• Whether the use of FDE implies a less well-protected key, as is often the case in practice for usability reasons or to support multiple users or profiles. (If it's a true single user system and the user is a "power user" who cares a lot about encryption, this won't be the case as they will set a strong boot-time password. But in practice that isn't the only case, as I've explained previously.)

  • Where the executable code is stored and how it is authenticated, if at all. Authentication could happen through partition-level hashes, e.g. dm-verity; file-level hashes, e.g. IMA appraisal or something based on fs-verity; or disk/file encryption, which isn't actually authenticated, but can be (ab)used as "poor man's authentication". If the system relies on encryption as "poor-man's authentication" for executable code, then removing or not applying encryption to such files would be a problem. However, if the system already uses a proper authentication mechanism for such files (as it should) then not encrypting those files wouldn't be a problem, as far as an offline attacker trying to change these files is concerned.

  • How other on-disk data such as configuration files and filesystem metadata are authenticated, and whether the attacker is "advanced" enough to e.g. mount an attack using a zero-day memory unsafety bug in a Linux filesystem implementation to get code execution, vs. just modifying some code on-disk which is a much more straightforward attack.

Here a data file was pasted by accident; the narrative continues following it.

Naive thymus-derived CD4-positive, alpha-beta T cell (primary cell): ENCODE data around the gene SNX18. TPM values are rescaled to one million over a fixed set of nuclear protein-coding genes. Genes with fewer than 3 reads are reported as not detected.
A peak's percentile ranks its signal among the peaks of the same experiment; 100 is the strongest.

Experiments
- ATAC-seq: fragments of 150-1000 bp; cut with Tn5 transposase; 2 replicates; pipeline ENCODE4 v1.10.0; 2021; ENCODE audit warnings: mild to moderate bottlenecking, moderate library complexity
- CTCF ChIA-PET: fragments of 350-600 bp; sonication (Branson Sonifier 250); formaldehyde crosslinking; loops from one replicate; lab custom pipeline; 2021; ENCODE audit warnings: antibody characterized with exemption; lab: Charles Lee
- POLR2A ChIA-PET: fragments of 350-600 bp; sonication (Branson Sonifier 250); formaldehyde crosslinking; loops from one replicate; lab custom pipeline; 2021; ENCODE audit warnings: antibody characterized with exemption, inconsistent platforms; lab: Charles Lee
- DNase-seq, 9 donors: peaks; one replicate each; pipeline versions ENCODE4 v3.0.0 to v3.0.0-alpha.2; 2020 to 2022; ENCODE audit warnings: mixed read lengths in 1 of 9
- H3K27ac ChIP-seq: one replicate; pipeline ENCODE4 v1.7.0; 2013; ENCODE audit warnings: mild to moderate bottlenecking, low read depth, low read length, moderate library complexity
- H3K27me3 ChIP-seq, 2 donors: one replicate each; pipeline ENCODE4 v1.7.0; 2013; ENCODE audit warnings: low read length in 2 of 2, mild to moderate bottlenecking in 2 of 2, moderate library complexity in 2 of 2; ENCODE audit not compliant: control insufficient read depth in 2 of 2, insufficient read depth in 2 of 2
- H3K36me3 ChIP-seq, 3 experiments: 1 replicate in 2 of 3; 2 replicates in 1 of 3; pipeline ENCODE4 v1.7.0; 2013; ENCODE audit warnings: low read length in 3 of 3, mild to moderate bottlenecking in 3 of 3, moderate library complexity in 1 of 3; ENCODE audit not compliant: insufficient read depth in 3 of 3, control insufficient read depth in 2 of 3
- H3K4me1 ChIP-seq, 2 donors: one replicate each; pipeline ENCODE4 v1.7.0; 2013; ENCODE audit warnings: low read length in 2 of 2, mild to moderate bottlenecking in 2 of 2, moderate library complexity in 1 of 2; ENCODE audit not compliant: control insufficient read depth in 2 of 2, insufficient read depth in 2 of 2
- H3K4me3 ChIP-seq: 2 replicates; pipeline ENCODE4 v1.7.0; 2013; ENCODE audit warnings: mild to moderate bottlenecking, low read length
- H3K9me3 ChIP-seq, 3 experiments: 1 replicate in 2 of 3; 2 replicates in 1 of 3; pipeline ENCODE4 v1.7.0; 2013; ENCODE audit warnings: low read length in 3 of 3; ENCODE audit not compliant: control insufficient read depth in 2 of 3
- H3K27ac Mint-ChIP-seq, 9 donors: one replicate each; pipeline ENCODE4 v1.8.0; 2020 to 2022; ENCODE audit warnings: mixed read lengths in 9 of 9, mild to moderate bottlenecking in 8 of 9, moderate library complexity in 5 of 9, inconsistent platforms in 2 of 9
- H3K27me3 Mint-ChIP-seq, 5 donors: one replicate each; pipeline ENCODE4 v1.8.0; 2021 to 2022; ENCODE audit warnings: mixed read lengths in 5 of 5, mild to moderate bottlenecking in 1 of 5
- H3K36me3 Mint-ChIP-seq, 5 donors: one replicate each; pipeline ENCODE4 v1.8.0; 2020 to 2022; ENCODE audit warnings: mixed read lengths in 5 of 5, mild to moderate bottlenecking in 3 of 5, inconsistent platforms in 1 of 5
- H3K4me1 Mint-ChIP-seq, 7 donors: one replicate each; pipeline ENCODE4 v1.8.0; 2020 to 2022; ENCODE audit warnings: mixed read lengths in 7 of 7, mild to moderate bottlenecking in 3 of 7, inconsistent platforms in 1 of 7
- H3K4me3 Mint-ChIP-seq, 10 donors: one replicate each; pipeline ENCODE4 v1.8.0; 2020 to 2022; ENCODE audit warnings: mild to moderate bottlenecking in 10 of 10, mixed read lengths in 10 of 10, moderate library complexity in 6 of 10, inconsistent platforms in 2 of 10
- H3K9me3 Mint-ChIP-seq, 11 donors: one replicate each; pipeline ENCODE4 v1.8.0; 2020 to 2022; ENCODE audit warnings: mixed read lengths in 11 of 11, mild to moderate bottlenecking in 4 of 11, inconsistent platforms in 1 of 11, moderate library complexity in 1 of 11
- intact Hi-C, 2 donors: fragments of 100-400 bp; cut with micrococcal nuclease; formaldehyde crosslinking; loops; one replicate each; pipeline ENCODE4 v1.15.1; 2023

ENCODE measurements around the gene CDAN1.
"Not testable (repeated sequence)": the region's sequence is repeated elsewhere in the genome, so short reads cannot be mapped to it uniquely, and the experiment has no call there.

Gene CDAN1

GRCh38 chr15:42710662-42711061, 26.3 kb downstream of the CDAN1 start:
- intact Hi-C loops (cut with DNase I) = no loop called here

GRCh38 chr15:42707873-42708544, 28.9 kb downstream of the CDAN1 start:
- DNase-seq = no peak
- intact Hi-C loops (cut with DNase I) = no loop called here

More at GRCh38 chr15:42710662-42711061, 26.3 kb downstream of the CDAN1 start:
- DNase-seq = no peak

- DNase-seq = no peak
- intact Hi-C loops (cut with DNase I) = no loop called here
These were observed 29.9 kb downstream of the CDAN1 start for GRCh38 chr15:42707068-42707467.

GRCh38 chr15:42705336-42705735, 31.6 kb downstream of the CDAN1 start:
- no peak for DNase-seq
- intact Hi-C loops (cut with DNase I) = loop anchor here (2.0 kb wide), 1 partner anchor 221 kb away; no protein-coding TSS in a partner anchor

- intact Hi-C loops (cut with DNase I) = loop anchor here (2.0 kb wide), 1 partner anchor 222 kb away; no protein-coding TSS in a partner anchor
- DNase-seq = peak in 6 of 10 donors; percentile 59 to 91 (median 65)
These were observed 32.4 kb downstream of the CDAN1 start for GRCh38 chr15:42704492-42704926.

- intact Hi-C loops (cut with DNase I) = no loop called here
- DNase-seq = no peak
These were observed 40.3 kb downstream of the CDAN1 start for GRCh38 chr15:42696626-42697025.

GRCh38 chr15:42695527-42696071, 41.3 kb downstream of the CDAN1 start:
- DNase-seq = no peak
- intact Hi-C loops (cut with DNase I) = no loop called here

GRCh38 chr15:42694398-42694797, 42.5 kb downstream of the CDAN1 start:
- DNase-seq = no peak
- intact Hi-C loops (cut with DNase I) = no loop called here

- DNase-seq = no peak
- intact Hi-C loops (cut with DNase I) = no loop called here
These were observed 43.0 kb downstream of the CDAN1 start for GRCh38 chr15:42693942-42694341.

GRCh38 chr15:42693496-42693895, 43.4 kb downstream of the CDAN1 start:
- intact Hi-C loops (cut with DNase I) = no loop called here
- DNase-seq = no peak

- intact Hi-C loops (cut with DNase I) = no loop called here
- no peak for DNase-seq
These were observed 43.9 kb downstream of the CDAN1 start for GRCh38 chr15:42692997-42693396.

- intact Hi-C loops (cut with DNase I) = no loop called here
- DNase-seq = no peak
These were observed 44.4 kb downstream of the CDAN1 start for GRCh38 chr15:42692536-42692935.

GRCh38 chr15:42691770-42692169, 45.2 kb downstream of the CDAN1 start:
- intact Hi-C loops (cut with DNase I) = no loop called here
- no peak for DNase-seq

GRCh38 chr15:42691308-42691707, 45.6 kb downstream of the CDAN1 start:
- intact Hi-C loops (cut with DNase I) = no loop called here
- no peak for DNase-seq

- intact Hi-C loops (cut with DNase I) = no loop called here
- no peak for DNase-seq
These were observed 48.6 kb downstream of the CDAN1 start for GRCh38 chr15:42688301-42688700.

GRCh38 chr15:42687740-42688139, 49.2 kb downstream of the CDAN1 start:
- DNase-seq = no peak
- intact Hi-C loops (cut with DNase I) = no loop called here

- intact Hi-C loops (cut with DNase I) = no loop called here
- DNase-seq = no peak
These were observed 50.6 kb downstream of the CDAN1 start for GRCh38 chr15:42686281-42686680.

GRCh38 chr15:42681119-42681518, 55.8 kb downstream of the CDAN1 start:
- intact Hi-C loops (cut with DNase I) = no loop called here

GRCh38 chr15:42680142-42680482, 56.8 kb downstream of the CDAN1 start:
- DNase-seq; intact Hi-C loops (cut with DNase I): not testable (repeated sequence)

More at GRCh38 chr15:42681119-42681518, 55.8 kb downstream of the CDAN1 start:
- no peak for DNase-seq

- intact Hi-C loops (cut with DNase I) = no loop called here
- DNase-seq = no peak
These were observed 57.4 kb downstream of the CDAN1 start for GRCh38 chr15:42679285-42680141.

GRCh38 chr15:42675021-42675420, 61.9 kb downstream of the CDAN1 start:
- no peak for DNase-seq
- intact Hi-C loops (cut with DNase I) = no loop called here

Note that Chrome OS both implements Verified Boot and uses the kernel side of fscrypt. If you have questions about Chrome OS security, they have some pretty detailed security model documents available.

robszy

comment created time in a month

issue commentgoogle/fscrypt

Emphasise in readme that fscrypt is not access control mechanism

The comparison between fscrypt and other encryption systems does need to be reworked, but most of your suggestions are just plain wrong. Most of your complaint is that fscrypt (by itself) doesn't protect against evil maid attacks, with an assumption that LUKS/dm-crypt (FDE) would protect against such attacks. However, actually the way that LUKS/dm-crypt is used on Linux (outside of Chrome OS and Android) doesn't protect from such attacks either. The author of systemd just posted a detailed blog post on this, which I'd highly recommend reading: http://0pointer.net/blog/authenticated-boot-and-disk-encryption-on-linux.html. Fixing that issue (by implementing "Verified Boot") is largely orthogonal to what type of encryption you are using.

robszy

comment created time in a month

push eventebiggers/fscrypt

Eric Biggers

commit sha ee5e47f3481c7f09f4f3f4bdf360f2c8b1b59a1e

README: mention LTS kernel versions with symlink bug fix Resolves https://github.com/google/fscrypt/issues/305

view details

Joseph Richey

commit sha 4d20c7b6eda7f4e9f25442e0ec48bdf5f959853b

Merge pull request #317 from ebiggers/readme-symlink-bug README: mention LTS kernel versions with symlink bug fix

view details

push time in a month

delete branch ebiggers/fscrypt

delete branch : readme-symlink-bug

delete time in a month

pull request commentgoogle/fscrypt

Adjust recovery passphrase generation

@josephlr any feedback on this?

ebiggers

comment created time in a month

PR opened google/fscrypt

README: mention LTS kernel versions with symlink bug fix

Resolves https://github.com/google/fscrypt/issues/305

+5 -4

0 comment

1 changed file

pr created time in a month